JACKSON, Miss. (AP) — Mississippi is enacting a wide range of laws based on bills passed during this year's legislative session, including some that separately regulate wine, school buses and scooters.
Mississippi residents who visit wineries in other states will be able to have bottles of wine shipped back home, in a roundabout way. House Bill 1088 will become law Jan. 1. It says a person may purchase wine from a winery and have it shipped to a package retail store in Mississippi, and that package store will ensure that the Mississippi Department of Revenue collects all taxes, fees and surcharges that the state is owed — expenses that will, presumably, come from the wallet of the consumer and not from the retailer acting as the middle man.
School bus drivers may now go as fast as 65 mph on interstate highways, up from a previous limit of 50 mph. That change is in House Bill 1176, which became law July 1.
Vicksburg and Jackson received permission to regulate motor-assisted scooters on certain city streets, through Senate Bills 2921 and 3036.
Gautier and Walnut Grove received permission to let people drive golf carts of other low-speed vehicles on city streets, through Senate Bill 3033 and House Bill 2150. Another measure, House Bill 1468, clarifies the types of regulations that Pass Christian may set for people puttering along in such vehicles.
The bills dealing with scooters and golf carts are “local and private” legislation, which deal with issues in specific cities or counties.
In a local and private measure unrelated to golf carts or scooters, House Bill 1586 let Coahoma County spend local money for specific projects — up to $2 million for costs related to a new justice complex and a new fire station, and up to $2 million toward construction of a Jonestown highway bypass.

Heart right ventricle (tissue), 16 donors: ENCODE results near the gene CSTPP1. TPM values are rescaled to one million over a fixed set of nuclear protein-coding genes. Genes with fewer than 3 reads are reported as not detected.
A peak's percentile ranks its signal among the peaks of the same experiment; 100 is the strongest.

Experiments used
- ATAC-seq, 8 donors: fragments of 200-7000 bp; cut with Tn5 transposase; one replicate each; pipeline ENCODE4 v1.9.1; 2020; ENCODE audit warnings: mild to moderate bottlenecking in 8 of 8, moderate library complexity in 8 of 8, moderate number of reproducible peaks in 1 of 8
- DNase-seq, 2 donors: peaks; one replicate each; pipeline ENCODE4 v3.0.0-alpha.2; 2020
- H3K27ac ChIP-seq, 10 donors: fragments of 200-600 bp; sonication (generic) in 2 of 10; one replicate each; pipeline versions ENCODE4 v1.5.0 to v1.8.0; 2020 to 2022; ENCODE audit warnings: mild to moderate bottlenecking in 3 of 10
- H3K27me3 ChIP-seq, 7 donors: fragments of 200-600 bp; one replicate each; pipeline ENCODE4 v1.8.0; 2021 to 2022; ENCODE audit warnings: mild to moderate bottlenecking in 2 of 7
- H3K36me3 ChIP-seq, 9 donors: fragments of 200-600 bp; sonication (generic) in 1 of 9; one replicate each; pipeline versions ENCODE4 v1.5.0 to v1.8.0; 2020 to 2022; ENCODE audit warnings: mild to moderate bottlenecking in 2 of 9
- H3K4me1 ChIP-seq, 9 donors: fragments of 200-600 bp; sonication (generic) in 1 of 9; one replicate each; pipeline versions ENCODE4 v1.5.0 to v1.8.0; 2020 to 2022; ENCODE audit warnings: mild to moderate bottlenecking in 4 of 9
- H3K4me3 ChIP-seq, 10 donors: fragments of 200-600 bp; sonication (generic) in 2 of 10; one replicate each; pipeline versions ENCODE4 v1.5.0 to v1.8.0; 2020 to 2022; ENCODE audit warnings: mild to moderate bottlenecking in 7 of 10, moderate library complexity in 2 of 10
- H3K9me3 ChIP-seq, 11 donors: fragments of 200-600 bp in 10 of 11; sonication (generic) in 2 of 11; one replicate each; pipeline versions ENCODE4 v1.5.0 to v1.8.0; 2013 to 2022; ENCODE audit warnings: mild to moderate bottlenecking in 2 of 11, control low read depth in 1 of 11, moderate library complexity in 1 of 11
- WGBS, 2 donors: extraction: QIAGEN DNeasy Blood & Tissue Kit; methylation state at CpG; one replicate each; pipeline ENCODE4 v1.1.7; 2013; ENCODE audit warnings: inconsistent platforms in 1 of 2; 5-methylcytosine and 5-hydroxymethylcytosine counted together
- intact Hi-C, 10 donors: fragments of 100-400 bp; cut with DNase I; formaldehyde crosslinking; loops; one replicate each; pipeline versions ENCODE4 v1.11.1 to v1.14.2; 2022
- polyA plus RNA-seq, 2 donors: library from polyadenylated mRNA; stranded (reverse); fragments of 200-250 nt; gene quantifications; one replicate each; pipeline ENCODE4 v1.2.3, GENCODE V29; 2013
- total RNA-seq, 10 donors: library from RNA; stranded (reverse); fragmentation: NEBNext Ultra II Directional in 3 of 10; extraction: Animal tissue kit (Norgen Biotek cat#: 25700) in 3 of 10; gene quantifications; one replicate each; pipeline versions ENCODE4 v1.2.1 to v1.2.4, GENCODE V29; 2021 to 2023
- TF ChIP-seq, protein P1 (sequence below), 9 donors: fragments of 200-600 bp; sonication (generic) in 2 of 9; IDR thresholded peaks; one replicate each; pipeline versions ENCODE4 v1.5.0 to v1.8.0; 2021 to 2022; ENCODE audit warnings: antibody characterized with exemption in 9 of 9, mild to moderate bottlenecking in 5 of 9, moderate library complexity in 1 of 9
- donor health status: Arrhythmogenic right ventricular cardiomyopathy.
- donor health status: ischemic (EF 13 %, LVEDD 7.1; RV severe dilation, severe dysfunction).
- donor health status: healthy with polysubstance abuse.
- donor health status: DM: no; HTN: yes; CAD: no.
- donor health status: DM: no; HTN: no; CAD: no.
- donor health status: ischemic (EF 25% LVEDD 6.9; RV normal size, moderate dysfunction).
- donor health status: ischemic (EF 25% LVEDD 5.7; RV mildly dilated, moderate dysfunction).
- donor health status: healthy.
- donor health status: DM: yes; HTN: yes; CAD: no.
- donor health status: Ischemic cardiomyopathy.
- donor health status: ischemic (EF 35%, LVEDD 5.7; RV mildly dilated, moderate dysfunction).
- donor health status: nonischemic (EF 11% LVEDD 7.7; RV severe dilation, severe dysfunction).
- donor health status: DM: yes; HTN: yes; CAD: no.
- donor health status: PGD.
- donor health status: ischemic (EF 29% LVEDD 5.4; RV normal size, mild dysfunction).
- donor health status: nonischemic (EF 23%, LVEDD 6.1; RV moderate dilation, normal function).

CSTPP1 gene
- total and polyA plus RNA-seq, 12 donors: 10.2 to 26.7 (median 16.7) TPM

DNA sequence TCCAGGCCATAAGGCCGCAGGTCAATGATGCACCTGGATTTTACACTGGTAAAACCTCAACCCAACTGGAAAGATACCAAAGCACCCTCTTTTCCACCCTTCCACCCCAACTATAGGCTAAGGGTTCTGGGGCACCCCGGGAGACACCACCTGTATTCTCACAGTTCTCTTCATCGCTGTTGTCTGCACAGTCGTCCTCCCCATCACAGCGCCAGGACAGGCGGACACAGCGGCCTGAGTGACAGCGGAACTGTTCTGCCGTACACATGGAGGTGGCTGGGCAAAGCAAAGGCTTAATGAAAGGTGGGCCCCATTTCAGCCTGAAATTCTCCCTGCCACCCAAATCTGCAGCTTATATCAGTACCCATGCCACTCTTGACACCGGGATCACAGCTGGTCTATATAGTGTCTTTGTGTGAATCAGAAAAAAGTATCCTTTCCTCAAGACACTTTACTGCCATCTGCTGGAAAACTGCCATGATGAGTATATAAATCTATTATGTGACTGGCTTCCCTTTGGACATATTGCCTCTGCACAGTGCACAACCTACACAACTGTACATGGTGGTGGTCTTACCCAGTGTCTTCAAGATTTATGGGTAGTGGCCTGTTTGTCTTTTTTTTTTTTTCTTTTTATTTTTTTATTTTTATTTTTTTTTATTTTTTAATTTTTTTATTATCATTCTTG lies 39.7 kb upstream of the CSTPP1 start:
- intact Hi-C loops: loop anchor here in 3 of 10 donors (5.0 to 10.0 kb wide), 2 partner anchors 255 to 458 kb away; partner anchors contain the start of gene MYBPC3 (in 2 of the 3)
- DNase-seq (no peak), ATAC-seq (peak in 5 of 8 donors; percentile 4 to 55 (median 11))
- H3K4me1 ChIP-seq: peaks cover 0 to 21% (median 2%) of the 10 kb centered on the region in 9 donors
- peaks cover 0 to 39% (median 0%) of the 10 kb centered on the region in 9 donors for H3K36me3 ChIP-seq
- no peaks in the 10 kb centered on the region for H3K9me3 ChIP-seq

Other local and private bills allow several cities to either extend existing taxes or set new ones. The taxes on restaurant meals and hotel and motel stays typically pay for parks and recreation programs.
One new statewide law prohibits convicted sex offenders from having further contact with their victims. Senate Bill 2009 became law July 1. It says that a convicted sex offender may not “threaten, visit, assault, molest, abuse, injure or otherwise interfere with the victim,” including by following the person to work, school or home or by contacting the victim by phone, written communication or electronic means. Violation is punishable by five to 10 years in prison and a fine of up to $5,000.
A judge could grant exception for contact at the request of the victim or the victim’s parent, guardian or conservator “if the court determines that reasonable grounds for the victim to fear any future contact with the defendant no longer exist.”
Republican Sen. Brice Wiggins of Pascagoula is chairman of the Judiciary B Committee, which was the first to examine the bill. Wiggins is a former prosecutor, and he said it has been standard practice in some court districts to have sentencing orders that prohibit sex offenders from having further contact with victims. But, he said those could differ “from place to place and judge to judge.”
Wiggins said some convicted sex offenders have tried, while inside prison, to contact their victims.
“It puts these criminals who have been convicted on notice that if they violate that, it creates another crime that they’ve committed,” Wiggins said Friday.
Another new law requires the Mississippi Department of Child Protection Services to form teams to assess and respond to children who are victims of human trafficking and commercial sexual exploitation. This requirement is in House Bill 1559, which became law July 8.